I’ve heard that, but even before it started, O’Neill was on the record as saying that the point of the exercise was to demonstrate why you don’t want someone like JPV to be Batman. They might have kept Valley if it turned out that O’Neill was wrong, maybe, but given the effort they made, I would say that it was always unlikely.

    • It’s amazing how well they planted the seeds in the book, right? I mean, a disappointing “Batman only appears in two pages, WTH!” one-shot, a LotDK storyline, a miniseries introducing a new guy named Azrael… a not-exactly-novel storyline of Batman getting exhausted, and then the glorious threading of it all together. It was exquisite.

        • My friends and I sketched out what a Knightfall movie would like. It’s doable, but tough. The first 20-30 minutes is a series of vignettes, watching Bane, Bruce, and JPV grow up (Bruce so that the viewer contrasts his luxurious isolation with Bane’s populated hell). Giving enough information for background, but doing more showing than telling. The details aren’t as important as the environs*. Bane’s story ends with throwing the warden off with the teddy bear. Bruce’s trying to figure out a way to become faster/stronger/better, and JPV figuring out Bruce’s identity (most likely).

          The next 30-40 minutes is Bruce vs Bane. JPV is a part of the bat-crew, but doesn’t wear a costume. He’s helping Bruce overcome withdrawal from Venom (withdrawal replacing fatigue as the reason Bruce is off-kilter). He is not officially designated as Bruce’s successor, but rather takes it up himself immediately after Bruce’s fall when he sees it as his calling. Bruce then decides that Gotham does need a Batman and lets it be.

          The next 50-60 minutes is JPV as Batman, going after Bane and maybe someone else (his father would be a possibility, alive and well and likely to know Batman using The System when he sees it), and Bruce, working with Shiva and recovering (from what is obviously less than a broken back). Maybe replace Shiva with Richard Dragon, who has a healing side to him.

          The last half-hour is the big battle, Bruce taking the mantle back, and conclusion.

          A lot of it is Reader’s Digest Version, which would leave a lot of fans disappointed. And it’s a very rapidly developing plot, which the movie-makers seem to appreciate. I should add that this was written with regard to the previous Batman series (Robin written off, with Dick making no more than a cameo). If you were doing a Batman vs. Bane story with the current series, you might be able to cut Jean-Paul out entirely.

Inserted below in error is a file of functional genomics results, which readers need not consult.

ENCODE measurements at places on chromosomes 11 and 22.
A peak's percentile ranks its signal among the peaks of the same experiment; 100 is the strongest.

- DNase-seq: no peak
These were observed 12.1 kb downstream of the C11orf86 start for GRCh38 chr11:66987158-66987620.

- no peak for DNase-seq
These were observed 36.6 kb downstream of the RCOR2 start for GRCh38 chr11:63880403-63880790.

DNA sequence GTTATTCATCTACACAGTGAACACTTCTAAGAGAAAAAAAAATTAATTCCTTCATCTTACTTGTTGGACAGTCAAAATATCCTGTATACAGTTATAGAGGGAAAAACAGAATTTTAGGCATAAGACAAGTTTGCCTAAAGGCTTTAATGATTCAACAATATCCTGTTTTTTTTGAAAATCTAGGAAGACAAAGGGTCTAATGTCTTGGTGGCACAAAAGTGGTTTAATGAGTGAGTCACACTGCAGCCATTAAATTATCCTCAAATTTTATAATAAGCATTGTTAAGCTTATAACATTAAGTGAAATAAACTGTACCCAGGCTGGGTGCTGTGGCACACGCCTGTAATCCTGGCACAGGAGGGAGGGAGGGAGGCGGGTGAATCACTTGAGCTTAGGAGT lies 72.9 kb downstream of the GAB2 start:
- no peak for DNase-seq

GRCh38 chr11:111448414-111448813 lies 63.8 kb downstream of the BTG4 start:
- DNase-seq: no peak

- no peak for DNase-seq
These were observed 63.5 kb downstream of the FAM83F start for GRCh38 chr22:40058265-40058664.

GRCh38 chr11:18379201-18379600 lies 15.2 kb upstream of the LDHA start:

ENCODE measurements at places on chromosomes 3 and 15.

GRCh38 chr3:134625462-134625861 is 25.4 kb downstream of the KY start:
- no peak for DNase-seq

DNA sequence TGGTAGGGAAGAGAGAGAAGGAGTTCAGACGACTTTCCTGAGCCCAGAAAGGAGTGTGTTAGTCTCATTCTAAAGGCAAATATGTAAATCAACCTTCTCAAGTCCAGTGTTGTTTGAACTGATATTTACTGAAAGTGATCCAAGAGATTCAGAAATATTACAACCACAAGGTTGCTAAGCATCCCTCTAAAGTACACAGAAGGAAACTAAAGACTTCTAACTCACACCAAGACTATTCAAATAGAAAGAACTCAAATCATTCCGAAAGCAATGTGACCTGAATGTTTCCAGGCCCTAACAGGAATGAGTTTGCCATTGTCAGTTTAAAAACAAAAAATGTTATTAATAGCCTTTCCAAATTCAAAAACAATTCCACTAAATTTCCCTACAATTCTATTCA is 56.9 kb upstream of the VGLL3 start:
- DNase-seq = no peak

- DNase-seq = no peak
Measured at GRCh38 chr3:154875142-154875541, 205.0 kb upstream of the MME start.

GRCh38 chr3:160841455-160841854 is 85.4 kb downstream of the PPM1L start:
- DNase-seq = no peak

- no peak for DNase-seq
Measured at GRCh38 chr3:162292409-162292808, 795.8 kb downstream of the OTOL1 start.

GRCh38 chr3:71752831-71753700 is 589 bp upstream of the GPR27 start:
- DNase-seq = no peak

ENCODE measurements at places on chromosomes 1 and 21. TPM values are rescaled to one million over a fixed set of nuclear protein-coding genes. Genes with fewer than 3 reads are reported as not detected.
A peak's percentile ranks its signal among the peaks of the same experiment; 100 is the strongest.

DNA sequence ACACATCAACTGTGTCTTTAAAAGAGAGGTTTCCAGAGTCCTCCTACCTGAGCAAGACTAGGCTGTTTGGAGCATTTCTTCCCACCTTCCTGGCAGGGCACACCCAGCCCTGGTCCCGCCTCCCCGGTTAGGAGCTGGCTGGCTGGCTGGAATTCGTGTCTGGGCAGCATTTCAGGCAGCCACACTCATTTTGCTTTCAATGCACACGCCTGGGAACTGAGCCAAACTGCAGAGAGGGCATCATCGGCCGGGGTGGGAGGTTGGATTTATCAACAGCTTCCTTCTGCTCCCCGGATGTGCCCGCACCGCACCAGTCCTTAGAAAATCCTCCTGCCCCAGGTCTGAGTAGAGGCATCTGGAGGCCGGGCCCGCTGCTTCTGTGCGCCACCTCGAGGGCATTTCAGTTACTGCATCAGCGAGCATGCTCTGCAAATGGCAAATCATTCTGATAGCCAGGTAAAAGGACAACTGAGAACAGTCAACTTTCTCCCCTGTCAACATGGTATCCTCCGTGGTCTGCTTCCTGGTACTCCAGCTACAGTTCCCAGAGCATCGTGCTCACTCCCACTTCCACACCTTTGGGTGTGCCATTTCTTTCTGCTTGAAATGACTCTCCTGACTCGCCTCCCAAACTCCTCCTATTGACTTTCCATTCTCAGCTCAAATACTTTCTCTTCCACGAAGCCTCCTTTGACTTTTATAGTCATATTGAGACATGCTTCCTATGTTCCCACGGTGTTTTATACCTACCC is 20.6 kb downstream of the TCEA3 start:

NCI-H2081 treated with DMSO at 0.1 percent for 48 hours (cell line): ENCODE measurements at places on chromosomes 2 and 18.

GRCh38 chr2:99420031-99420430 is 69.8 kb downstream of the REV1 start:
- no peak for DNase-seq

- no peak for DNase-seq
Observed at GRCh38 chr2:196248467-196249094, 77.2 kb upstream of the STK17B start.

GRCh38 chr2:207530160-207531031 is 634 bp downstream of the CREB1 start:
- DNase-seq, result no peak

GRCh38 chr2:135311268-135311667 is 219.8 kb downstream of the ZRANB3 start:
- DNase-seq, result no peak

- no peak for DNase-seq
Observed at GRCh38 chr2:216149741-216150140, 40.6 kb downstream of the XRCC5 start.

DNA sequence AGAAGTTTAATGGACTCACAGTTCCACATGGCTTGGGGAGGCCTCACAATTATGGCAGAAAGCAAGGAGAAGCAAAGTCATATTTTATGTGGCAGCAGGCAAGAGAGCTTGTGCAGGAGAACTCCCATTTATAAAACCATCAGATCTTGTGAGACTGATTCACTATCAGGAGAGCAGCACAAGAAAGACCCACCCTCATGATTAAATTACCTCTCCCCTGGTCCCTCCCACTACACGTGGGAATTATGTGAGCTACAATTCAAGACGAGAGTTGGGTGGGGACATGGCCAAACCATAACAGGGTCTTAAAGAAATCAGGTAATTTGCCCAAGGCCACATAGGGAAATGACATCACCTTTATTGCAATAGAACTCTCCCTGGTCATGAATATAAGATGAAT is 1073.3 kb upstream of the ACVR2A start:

Knightfall would make an absolutely awesome animated serial. A single, 26-episode series. That would be awesome.

          * – JPV’s environ changes, though. He is being taught the System from a young boy in order to take his father’s place as Azrael down the road. He has a crisis of conscience when he sees what his father actually does and runs away, ending up in Gotham on a Wayne Foundation scholarship and eventually working for WayneTech as a chemist in charge of the supersoldier serum project (Venom). He becomes acquainted with Bruce Wayne through Bruce’s interest in Venom, figures everything out, and is allowed into the Bat-Tent to help Wayne with the Venom.

          • Sounds pretty awesome to me.

            The animated Batman movies (Red Hood, etc) have been pretty well done but I would love to see them visually look like Star Wars: The Clone Wars and be a regular series.

          • You and your friends have better conversations over beers than me and mine.

          • I forgot to mention one other possibility we had for Jean-Paul. Rather than a religious sect/cult, Azrael is the tool of Krasna-Volney or some eastern European country to keep the population in line. Jean-Paul’s resolution could then become the protector of the Krasnian people or something.

  3. If they do it at the beginning, then it’s “didn’t we already see Bruce Wayne learn to be Batman?”

    If they do it at the end, then it’s “what? We watched three movies only to see Batman die at the end?”

    If they do it in the middle, then it’s “okay, Batman had his back broken, but he just had to take a day off and now he’s all better?”

    I think that the whole Bane thing is just not a good fit for where Nolan’s “Batman” series currently sits. If they’d introduced a sidekick character in the second movie, then yeah, maybe. But an important part of the “Batman Dies” story is the idea that someone else puts on the mask afterwards, and that it’s significant because that person was well established as being not Batman.

    • I agree there – if Batman is out of commission for awhile then there has to be someone to step into the void during his absence because that way key in the comic storyline. I guess they could introduce a new good guy to do so but that would be outside of canon and not really keeping with the other two movies being fairly accurate. If we throw canon out, I would do it this way:

      Have Bane take out Batman and then have a few good-but-not-great vigilantes step up. Maybe a non-canon Nightwing or Red Hood with alternate backstories or even a reluctantly-good Catwoman.

      If DC was tighter with their movies the way that Marvel has been in prepping for The Avengers then they could even pull in some JL folks to protect Gotham. Someone like Green Arrow or Green Lantern.